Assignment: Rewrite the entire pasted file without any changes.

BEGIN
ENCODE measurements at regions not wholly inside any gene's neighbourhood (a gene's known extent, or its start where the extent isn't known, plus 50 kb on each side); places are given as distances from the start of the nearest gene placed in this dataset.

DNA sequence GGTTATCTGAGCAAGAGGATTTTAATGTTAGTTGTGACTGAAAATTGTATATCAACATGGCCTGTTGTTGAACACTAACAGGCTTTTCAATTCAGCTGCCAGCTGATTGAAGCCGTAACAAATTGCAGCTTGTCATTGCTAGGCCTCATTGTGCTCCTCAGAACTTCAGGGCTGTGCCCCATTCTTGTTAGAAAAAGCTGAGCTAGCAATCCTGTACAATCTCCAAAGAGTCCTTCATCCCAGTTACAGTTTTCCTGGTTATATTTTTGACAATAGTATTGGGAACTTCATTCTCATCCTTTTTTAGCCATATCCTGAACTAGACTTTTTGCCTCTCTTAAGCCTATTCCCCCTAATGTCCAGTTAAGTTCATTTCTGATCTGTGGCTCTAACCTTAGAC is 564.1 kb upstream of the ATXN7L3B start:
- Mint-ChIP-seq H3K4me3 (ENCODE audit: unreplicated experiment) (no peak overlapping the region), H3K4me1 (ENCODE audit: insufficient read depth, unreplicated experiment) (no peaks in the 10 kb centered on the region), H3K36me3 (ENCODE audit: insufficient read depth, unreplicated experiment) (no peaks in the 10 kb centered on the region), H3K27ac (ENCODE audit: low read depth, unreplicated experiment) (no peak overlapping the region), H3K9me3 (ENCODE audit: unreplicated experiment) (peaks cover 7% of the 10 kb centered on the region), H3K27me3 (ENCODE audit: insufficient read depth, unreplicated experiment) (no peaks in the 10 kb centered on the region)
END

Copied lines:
ENCODE measurements at regions not wholly inside any gene's neighbourhood (a gene's known extent, or its start where the extent isn't known, plus 50 kb on each side); places are given as distances from the start of the nearest gene placed in this dataset.

DNA sequence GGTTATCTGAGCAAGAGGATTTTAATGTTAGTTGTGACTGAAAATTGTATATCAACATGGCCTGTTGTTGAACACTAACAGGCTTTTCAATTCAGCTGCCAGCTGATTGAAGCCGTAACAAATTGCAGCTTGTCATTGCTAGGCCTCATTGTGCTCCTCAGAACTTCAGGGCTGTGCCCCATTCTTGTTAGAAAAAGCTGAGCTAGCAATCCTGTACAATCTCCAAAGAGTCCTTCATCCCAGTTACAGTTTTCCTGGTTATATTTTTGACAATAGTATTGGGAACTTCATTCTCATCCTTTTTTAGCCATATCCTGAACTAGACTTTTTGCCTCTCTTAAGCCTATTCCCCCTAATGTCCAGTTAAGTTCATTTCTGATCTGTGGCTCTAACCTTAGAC is 564.1 kb upstream of the ATXN7L3B start:
- Mint-ChIP-seq H3K4me3 (ENCODE audit: unreplicated experiment) (no peak overlapping the region), H3K4me1 (ENCODE audit: insufficient read depth, unreplicated experiment) (no peaks in the 10 kb centered on the region), H3K36me3 (ENCODE audit: insufficient read depth, unreplicated experiment) (no peaks in the 10 kb centered on the region), H3K27ac (ENCODE audit: low read depth, unreplicated experiment) (no peak overlapping the region), H3K9me3 (ENCODE audit: unreplicated experiment) (peaks cover 7% of the 10 kb centered on the region), H3K27me3 (ENCODE audit: insufficient read depth, unreplicated experiment) (no peaks in the 10 kb centered on the region)